Wednesday, January 25, 2017

Workin' with the Miles Davis Quintet

This is a Miles Davis Quintet album. This features John Coltrane on it. I like Ole' Johnny, I happen to own Ballads on vinyl. I eventually want more (like one of the other top notch Impulse! albums) but that's all I got right now. Something that should be noted also is that this was recorded in 1956 three years before it's December 1959 release. I also like some of Red Garland's stuff, Paul Chamber has a solid solo album with Coltrane I heard and Philly Joe shows up on various albums I have heard or want to hear. This entire album, with the exception of Half Nelson, was recorded May 11th, 1956. The other track was recorded October 26th of the same year. There are also some other albums that exist that contain this same quintet and sessions. Cookin' (Oct. 26th), Relaxin' (May 11/Oct. 26th mostly) and finally Steamin' (both sessions, mostly May 11th). So, unless you absolutely love these tracks, chances are there will be duds since they spread it over four albums.
  1. It Never Entered My Mind: This is a cover of the Rodgers & Hart tune that originates from the Higher and Higher musical. There has been many versions of this song, one of which was on Frank Sinatra's 1955 classic In the Wee Small Hours. I just reviewed not that long ago. This opens with gorgeous piano arpeggios. Giving it a sort of classical, Fur Elise type feeling or Moonlight Sonata vibe. It's kind of dark a bit. There is a grit to the trumpet that I really like, that I'm sure would sound great on vinyl. By the time the drums have their brushes and the arpeggiations end, I feel as thought I want to light a cigarette. Walk down a cold street and think. This song very much fits the tone of the album cover. I like it a lot. There are also bits of New York State of Mind I hear in Red's playing. And the ending is quite fun, and has a bit of a happy feeling rather than melancholy. Kind of like while he was walking he saw something and it reminded him of something good and he was happy. Maybe he went to a friends apartment, before going to the head and having a quite phenomenal tune.
  2. Four: This is one of only three tunes credited to Davis that are featured on the record. The reason I say credited is because, up until 1983 no on claimed it was by anyone other than Miles. But I guess some blues singer, Eddie Vinton, said he wrote it and gave it to Miles because he had no use for it. The story was maybe confirmed when someone wrote a book and said, there was no problem with the false credit until now. So whatever, this has a bop feeling to it and is pretty standard in my opinion. There isn't anything here that is bad, but there isn't anything that is mind blowing. At the start it feels not as urgent as some other tracks in the style I like. Everything comes together well, and there is a nice little drum that trades 4 with the other intruments, but this track doesn't do much outside of just being standard. Probably like a 7/10.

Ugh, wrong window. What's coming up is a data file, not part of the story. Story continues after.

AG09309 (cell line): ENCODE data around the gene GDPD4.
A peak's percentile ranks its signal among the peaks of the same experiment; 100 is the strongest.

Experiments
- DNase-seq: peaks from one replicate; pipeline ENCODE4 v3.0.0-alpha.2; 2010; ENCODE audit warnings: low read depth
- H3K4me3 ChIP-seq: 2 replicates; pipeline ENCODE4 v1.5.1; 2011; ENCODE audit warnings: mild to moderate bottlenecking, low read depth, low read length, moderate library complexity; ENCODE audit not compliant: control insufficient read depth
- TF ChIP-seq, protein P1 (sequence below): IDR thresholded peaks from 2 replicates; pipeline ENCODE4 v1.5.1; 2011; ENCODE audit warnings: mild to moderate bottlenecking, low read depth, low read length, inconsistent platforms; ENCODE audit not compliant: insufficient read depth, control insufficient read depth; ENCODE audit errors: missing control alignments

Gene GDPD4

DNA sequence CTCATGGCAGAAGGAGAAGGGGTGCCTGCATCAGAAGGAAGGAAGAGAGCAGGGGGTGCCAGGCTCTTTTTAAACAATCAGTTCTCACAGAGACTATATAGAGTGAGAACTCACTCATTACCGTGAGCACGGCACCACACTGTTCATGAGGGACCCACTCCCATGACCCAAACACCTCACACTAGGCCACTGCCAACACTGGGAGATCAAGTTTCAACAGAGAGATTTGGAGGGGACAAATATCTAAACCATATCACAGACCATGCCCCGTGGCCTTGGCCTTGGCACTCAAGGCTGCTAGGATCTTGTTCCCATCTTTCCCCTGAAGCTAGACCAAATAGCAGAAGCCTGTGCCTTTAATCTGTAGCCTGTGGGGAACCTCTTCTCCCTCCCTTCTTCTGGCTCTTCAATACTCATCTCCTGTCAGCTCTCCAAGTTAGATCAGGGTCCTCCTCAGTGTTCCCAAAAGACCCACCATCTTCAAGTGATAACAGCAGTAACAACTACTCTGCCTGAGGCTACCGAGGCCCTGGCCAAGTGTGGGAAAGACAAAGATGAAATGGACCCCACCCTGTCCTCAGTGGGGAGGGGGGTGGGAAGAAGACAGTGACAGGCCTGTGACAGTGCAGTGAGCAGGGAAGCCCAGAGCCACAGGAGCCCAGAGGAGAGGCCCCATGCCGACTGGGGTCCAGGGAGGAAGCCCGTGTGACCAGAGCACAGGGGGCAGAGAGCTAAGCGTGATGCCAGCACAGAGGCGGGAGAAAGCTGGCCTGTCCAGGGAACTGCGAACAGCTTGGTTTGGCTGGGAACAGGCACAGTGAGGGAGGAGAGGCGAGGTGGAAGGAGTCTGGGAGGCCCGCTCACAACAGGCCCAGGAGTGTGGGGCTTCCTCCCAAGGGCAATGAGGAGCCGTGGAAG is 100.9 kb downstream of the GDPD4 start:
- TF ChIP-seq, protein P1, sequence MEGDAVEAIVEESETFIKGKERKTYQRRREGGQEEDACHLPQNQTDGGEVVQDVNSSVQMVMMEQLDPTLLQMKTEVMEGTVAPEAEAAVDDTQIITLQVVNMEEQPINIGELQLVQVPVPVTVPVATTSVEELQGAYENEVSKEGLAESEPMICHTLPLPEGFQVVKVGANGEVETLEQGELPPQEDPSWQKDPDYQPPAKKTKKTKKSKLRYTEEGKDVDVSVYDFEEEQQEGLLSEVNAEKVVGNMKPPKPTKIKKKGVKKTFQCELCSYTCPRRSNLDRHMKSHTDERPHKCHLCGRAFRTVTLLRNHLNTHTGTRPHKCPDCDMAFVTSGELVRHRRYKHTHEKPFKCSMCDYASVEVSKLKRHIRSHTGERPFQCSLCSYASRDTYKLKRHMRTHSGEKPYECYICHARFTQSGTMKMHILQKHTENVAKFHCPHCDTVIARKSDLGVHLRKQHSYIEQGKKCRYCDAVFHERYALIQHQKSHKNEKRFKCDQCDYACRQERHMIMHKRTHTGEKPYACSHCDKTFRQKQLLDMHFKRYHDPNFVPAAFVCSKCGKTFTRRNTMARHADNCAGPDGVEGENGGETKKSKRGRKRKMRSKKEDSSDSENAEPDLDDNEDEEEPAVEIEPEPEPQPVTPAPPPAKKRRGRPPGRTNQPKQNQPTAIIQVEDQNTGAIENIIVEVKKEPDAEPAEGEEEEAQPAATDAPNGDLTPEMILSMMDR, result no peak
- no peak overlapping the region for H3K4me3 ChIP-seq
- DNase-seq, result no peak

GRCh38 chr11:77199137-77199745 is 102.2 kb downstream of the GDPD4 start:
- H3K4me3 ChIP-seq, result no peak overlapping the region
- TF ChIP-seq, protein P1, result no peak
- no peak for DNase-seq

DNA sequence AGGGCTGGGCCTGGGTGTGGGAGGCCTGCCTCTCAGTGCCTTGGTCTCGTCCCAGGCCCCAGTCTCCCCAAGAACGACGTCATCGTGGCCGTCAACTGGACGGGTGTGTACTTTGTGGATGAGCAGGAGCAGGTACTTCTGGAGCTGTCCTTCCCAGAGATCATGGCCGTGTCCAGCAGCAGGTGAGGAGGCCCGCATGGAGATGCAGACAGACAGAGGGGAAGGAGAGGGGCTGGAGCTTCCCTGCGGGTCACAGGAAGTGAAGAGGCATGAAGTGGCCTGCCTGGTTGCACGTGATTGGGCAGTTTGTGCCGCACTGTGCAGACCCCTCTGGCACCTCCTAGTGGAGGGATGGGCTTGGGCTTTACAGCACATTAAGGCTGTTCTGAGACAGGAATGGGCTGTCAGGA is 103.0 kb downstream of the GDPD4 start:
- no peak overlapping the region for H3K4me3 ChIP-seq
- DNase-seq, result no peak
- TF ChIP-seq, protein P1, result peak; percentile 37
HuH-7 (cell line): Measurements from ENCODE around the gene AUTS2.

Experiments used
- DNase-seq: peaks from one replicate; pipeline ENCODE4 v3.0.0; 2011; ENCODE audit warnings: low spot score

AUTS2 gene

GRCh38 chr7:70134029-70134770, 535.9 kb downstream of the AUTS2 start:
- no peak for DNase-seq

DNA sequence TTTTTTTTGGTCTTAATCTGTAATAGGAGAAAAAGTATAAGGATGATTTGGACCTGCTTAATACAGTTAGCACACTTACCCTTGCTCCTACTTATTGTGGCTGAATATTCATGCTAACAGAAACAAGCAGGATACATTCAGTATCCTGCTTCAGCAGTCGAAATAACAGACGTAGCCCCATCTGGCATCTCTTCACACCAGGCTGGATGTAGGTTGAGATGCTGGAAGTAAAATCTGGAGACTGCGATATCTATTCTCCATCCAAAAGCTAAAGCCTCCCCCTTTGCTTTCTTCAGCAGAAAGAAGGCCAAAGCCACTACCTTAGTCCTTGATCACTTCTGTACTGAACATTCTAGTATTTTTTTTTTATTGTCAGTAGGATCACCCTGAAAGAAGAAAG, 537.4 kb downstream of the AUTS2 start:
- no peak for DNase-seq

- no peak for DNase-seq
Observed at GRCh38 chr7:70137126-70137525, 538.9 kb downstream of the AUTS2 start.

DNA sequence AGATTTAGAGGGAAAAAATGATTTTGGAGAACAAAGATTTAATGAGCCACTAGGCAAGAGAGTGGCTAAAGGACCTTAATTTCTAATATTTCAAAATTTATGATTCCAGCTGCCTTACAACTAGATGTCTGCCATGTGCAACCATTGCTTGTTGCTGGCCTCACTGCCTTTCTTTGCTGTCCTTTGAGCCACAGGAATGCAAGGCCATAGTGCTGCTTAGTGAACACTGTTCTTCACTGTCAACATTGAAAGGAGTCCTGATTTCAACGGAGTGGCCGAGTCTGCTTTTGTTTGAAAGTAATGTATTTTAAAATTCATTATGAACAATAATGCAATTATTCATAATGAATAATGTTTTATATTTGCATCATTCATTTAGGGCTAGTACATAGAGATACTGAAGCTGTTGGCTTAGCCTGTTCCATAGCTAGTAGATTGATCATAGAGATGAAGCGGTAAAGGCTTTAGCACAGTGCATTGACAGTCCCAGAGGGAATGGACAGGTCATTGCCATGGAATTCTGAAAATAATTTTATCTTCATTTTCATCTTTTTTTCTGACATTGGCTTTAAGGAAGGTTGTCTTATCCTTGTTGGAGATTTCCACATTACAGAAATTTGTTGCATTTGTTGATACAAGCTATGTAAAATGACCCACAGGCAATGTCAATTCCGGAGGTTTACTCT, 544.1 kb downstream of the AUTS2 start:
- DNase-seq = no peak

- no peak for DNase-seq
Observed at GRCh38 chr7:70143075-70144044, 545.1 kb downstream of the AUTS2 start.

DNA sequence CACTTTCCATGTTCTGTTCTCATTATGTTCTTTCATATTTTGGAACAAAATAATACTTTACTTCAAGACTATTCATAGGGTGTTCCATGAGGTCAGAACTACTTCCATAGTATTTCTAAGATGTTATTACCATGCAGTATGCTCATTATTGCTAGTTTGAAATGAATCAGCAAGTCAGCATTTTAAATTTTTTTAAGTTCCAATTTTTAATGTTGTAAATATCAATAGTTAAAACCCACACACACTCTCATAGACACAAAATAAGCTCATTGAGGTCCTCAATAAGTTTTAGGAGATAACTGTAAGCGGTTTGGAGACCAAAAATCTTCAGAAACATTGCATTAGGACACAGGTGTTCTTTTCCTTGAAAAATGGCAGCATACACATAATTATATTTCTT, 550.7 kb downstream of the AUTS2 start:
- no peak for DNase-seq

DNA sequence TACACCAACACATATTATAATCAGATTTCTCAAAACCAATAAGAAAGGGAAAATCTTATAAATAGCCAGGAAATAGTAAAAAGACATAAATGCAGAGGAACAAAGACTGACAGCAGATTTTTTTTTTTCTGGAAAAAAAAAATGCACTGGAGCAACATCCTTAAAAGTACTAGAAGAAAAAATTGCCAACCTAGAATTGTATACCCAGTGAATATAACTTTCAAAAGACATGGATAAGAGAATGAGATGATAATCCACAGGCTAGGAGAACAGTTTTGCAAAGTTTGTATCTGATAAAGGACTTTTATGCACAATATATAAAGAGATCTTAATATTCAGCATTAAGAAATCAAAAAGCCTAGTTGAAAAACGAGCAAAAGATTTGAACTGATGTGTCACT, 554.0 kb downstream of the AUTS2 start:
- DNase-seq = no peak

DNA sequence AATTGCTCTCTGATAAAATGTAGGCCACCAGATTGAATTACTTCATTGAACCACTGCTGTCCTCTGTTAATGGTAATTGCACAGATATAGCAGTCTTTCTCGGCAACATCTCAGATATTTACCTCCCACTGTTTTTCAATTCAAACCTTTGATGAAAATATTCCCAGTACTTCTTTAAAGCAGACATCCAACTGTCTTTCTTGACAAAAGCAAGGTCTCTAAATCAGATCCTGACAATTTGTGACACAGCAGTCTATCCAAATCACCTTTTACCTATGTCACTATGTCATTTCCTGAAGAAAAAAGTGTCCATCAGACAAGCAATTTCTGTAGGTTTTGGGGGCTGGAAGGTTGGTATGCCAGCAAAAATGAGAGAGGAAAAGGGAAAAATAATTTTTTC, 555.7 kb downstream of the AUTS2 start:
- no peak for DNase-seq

3. In Your Own Sweet Way: This is a cover of the Dave Brubeck tune, who sadly couldn't be there to play. That would have been fucking awesome, to be honest. Sadly I don't think Miles and Dave ever played together on the same song. But this track is just okay, it isn't blowing my mind or anything. In fact to make sure I wasn't just spacing out or not that it's just a tune I don't like, I even re listened to three other versions of the tune. The versions from Brubeck Plays Brubeck, The Incredible Jazz Guitar of Wes Montgomery and Bradenburg Gate: Revisited. And surprisingly there exists no version of the four I have heard that I like that much. Yeah Wes is the most pleasant to hear, the 1956 BPB version is very boring because it's solo piano, this version is just okay, nothing special, and the BG:R version is actually really good but I feel like I am unsure as if I'll revisit the easy listening string section, but it probably will warm my heart a bit....... I don't know. But that's my favorite I've heard, it just needed more going on I guess.
  4. The Theme (Take 1): Here is another Miles tune. This is another chill tune, that works and is pretty solid. I can't say I'm loving it, but it is only 2 minutes long. It is weird though, there is nothing thematic or even like theme feeling about it that I'm getting. Given it could just be the name, but I don't feel like this would be a memorable tune, outside of that quote at the ending.
  5. Trane's Blues: This may come as a shocker but this track was written by Johnny. Again we get another tune that works well and is quite enjoyable, but I get nothing out of it. Honestly it just feels like a long track that comes and won't end. Johnny is great, but he isn't God and is capable of doing wrong.